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REMEMBERING FANNY DEAKIN (1883-1968) by Mervyn Edwards

Mervyn Edwards is a well-known local historian working in North Staffordshire, a former tutor with the Workers’ Educational Association and the author of sixteen books. He is a familiar voice on Radio Stoke and has also appeared on television’s The One Show. He is passionate about working class history and is presently a Branch President with the GMB.

North Staffordshire Women is one of Mervyn Edwards’ most popularly-requested illustrated talks. The presentation gives entertaining histories of a group of very different females whose stories tell us much about the way in which the role of women in society has changed over the last 250 years.

REMEMBERING FANNY DEAKIN (1883-1968) by Mervyn Edwards

The politicians I most admire are those that don’t give two hoots about toeing the party line if there is a battle to be won. Independent spirits, chancers and mavericks who are prepared to be unorthodox in supporting a deserving political cause.

Some of these folk are often variously derided as enfants terribles, raving firebrands, single-issue zealots, protest politicians or bilge-spouting fruitcakes.

You’ll find such loose cannon in every political party, rubbing people up the wrong way here and putting their feet in it there. However, I reckon that good intention doesn’t always present itself to us wrapped up in silk ribbons and sprinkled with lavender water.

Fanny Deakin of Silverdale, near Newcastle-under-Lyme, North Staffordshire, was one of the area’s most memorable politicians. I am too young to have known her, and I suspect I may not have liked her – but that wouldn’t have dissuaded her from fighting for me if she believed in my cause.

Fanny Deakin was born Fanny Davenport in Silverdale in 1883 and lived all her life in the village. She spent much of her childhood on Spout House Farm, kept by her father. She seems to have been a rebel from an early age, as was noted by her Dad.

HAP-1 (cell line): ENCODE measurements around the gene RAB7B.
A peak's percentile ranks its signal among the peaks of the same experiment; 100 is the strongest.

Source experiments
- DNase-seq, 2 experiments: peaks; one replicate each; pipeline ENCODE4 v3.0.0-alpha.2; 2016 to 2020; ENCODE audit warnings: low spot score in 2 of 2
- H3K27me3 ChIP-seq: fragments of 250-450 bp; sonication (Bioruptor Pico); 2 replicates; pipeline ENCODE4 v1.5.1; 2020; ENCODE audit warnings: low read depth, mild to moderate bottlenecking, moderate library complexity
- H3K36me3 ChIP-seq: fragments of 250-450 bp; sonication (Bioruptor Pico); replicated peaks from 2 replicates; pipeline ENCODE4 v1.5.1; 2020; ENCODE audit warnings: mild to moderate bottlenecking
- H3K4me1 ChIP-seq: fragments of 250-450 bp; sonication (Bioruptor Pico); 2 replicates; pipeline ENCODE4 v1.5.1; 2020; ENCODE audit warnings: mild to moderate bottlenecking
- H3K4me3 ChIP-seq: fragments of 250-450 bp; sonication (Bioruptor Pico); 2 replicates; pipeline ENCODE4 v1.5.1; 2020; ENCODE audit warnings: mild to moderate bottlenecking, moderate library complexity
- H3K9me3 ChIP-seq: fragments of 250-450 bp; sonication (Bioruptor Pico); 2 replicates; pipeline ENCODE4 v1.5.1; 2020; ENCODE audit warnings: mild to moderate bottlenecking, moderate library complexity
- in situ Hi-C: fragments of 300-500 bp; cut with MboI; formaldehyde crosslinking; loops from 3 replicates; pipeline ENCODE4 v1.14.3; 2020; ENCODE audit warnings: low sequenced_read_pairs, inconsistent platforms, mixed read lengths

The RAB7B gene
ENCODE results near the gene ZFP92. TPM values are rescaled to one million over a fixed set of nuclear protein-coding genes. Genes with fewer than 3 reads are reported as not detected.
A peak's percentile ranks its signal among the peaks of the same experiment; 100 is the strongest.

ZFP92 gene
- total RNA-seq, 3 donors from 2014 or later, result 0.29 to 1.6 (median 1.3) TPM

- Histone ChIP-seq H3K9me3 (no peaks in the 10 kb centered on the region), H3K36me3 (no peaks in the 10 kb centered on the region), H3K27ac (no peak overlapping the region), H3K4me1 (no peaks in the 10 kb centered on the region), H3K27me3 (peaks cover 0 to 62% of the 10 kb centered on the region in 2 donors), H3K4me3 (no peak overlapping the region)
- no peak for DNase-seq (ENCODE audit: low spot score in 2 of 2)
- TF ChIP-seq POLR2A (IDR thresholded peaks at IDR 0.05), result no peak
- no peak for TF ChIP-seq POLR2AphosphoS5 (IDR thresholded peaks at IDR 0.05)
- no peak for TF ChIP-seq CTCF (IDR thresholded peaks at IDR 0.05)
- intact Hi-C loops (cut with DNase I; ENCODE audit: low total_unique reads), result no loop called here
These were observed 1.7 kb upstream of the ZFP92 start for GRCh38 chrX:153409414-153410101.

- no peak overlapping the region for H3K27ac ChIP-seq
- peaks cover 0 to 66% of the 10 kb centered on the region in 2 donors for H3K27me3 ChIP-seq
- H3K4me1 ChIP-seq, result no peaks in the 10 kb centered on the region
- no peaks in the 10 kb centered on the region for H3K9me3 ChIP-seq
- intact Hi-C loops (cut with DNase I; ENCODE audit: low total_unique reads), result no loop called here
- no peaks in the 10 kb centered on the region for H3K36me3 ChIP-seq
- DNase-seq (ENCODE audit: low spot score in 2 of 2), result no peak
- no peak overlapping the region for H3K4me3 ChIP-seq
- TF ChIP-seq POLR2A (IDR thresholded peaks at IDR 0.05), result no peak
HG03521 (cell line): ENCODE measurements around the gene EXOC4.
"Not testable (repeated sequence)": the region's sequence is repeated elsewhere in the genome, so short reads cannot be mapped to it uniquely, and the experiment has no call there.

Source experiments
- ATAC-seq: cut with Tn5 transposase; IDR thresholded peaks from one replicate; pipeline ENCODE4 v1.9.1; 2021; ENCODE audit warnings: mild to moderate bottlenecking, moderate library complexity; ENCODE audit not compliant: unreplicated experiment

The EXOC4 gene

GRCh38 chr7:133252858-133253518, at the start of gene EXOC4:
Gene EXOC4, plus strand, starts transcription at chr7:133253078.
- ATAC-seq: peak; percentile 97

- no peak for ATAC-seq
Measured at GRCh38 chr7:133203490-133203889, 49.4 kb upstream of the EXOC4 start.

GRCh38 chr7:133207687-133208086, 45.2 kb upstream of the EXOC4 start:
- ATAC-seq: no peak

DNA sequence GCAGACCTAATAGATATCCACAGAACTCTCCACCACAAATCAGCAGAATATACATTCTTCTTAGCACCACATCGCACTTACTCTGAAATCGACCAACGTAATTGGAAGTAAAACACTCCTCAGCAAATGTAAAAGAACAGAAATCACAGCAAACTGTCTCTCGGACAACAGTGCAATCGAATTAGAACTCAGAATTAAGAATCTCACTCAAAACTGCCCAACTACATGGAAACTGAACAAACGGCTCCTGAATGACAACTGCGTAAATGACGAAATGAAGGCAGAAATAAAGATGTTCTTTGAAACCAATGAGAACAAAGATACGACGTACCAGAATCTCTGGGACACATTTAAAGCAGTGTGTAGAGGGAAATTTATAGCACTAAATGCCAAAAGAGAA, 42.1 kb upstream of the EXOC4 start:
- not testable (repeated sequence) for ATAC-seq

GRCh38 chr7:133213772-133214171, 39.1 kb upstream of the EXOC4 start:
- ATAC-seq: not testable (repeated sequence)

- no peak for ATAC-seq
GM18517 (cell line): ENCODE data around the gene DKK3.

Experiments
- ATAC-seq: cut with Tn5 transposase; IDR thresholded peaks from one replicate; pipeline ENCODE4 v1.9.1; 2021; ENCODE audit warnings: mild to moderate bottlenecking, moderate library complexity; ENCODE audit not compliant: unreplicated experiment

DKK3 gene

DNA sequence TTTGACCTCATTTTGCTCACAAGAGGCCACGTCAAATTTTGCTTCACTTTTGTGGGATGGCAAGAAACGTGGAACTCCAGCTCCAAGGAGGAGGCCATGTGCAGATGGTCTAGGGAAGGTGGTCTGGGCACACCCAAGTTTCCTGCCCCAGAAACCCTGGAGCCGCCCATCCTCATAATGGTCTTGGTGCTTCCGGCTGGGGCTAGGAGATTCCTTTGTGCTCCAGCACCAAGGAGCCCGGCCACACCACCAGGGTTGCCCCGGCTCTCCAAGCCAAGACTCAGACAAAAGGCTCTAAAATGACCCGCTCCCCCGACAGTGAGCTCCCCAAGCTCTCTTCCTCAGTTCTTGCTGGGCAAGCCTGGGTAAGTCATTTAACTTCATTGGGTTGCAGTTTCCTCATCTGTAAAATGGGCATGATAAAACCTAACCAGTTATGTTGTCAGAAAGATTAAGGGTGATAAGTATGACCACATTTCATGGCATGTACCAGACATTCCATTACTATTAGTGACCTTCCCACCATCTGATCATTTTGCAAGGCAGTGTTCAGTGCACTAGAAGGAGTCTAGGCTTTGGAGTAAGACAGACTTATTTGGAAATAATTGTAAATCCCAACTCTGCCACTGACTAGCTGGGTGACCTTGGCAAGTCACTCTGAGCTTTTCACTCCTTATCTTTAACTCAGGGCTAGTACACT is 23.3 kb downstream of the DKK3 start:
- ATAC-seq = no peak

In 1901, Fanny married Noah Deakin, a local collier. Shortly after, their first child, James, was born, though he only lived a few weeks. In 1903, their second son arrived, and he was named Noah after his father – he was their only child to survive into adulthood.

Noah senior, like many Kent’s Lane Colliery miners at this time, suffered dreadful conditions underground. What made things worse is that the coal owners decided to make their employees work their shifts – nine hours – without a break. This triggered the so-called snapping-time strikes of 1910 and 1911. The men argued for a twenty-minute break and there were disputes. Fanny doesn’t appear to have been actively involved in the dispute, but with her husband being a miner, she was inevitably on their side.

During the 1926 General Strike, she was actively involved in campaigning for the miners, as was her son, Noah. They distributed a miners’ newspaper called The Wedge and they fly-posted propaganda material round the local collieries, pasting leaflets on colliery windows, walls and wagons. She recorded in her notebook that on average, she walked twenty miles a day at this time in order to meet miners’ leaders in distant pit villages such as Smallthorne and Norton. She didn’t have transport, and was lucky if she could cadge a lift. She came to be recognised as the accepted leader of the mining community, which was remarkable for a woman in 1926. She led processions and is remembered as one of the speakers at a huge gathering on Wolstanton Marsh during that year.